Volume 19, Issue 1-2
  • ISSN 1572-0373
  • E-ISSN: 1572-0381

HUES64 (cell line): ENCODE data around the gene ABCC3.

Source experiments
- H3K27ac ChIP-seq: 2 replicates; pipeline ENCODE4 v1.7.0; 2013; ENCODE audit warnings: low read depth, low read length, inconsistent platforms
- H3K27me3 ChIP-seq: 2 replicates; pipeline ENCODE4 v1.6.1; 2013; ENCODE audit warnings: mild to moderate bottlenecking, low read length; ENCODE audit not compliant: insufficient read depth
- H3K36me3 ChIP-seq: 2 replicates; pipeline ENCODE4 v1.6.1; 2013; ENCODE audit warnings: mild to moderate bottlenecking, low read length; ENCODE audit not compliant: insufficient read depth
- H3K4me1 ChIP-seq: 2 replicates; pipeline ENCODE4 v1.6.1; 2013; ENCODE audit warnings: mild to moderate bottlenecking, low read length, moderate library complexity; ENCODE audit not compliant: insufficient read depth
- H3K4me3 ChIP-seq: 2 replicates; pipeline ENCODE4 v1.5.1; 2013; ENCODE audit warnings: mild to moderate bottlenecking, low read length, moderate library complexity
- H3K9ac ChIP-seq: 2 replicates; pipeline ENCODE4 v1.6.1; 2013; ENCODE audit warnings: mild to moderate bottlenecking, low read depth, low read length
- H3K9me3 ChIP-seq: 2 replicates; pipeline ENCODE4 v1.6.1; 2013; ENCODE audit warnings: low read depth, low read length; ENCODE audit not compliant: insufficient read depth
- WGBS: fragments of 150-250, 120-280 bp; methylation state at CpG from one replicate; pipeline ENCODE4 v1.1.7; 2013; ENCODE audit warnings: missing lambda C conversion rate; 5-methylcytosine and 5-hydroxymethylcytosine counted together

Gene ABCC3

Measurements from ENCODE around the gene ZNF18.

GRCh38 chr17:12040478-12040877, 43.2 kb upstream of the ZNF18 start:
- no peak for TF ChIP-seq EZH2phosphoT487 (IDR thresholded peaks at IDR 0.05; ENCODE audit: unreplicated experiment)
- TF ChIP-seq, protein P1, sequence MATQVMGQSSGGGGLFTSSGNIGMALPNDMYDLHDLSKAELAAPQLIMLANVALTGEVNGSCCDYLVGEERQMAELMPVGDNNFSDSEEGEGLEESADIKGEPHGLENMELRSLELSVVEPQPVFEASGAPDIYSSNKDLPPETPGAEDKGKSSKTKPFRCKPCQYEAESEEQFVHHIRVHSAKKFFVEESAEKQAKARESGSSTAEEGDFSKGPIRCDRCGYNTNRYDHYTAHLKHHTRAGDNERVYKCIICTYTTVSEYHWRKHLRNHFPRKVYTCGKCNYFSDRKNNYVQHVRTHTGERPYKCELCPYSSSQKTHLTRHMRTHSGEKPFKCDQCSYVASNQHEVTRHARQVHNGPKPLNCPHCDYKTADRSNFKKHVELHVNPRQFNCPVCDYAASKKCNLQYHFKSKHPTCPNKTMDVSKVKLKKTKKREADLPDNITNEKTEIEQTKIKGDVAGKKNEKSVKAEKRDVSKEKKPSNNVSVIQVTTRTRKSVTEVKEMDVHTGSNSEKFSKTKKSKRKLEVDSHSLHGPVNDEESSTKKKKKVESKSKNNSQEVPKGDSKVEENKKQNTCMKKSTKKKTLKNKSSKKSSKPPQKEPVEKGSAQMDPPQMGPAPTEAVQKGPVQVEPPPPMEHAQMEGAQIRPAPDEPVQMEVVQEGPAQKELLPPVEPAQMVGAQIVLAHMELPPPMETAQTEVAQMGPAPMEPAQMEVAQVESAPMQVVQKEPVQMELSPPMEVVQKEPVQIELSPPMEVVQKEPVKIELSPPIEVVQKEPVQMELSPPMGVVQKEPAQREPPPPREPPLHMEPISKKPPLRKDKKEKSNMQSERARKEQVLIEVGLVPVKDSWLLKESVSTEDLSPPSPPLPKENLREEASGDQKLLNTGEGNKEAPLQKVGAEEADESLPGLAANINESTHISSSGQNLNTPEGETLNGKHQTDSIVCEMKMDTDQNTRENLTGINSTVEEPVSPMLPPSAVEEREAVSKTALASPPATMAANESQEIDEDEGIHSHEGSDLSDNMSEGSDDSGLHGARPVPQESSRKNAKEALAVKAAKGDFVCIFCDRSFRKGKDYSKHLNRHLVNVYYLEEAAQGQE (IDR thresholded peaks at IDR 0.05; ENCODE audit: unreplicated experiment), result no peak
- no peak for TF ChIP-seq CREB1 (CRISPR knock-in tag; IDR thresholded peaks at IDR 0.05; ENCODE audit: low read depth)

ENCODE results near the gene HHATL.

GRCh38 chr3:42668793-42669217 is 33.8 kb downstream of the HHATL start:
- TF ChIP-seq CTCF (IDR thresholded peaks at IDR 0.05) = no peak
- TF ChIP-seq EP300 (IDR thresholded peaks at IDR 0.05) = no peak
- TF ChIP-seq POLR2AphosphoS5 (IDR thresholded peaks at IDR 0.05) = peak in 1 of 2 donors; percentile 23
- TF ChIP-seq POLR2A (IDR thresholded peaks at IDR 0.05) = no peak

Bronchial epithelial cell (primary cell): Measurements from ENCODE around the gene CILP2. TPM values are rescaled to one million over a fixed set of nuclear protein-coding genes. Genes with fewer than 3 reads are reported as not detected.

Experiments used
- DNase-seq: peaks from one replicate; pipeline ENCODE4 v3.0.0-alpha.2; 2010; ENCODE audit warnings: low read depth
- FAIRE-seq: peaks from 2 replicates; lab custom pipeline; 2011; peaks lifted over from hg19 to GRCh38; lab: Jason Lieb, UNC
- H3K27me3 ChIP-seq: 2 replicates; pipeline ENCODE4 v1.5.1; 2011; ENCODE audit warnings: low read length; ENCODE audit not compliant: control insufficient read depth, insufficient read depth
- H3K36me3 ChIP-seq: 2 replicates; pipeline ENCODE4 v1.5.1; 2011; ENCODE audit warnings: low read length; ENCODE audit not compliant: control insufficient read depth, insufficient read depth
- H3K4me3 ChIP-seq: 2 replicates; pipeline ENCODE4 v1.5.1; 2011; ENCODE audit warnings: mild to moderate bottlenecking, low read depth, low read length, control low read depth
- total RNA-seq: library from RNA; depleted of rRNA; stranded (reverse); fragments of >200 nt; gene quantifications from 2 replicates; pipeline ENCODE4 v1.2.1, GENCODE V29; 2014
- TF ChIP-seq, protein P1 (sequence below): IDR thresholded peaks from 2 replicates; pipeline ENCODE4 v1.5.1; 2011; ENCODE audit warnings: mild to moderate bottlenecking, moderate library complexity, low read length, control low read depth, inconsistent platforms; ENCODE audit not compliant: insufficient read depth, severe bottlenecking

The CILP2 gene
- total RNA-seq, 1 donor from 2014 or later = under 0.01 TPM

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Language- and music-readiness are demonstrated as related within comparative neuroprimatology by elaborating three hypotheses concerning music-readiness (MR): The (musicological) rhythm-first hypothesis (MR-1), the combinatoriality hypothesis (MR-2), and the socio-affect-cohesion hypothesis (MR-3). MR-1 states that rhythm precedes evolutionarily melody and tonality. MR-2 states that complex imitation and fractionation within the expanding spiral of the mirror system/complex imitation hypothesis (MS/CIH) lead to the combinatorial capacities of rhythm necessary for building up a musical lexicon and complex structures; and rhythm, in connection with repetition and variation, scaffolds both musical form and content. MR-3 states that music’s main evolutionary function is to self-induce affective states in individuals to cope with distress; rhythm, in particular isochrony, provides a temporal framework to support movement synchronization, inducing shared affective states in group members, which in turn enhances group cohesion. This document reviews current behavioural and neurocognitive research relevant to the comparative neuroprimatology of music-readiness. It further proposes to extend MS/CIH through the evolution of the relationship of the language- and music-ready brain, by comparing “affective rhythm” and prosody – i.e. by comparatively approaching the language- and music-emotion link in neuroprimatology.


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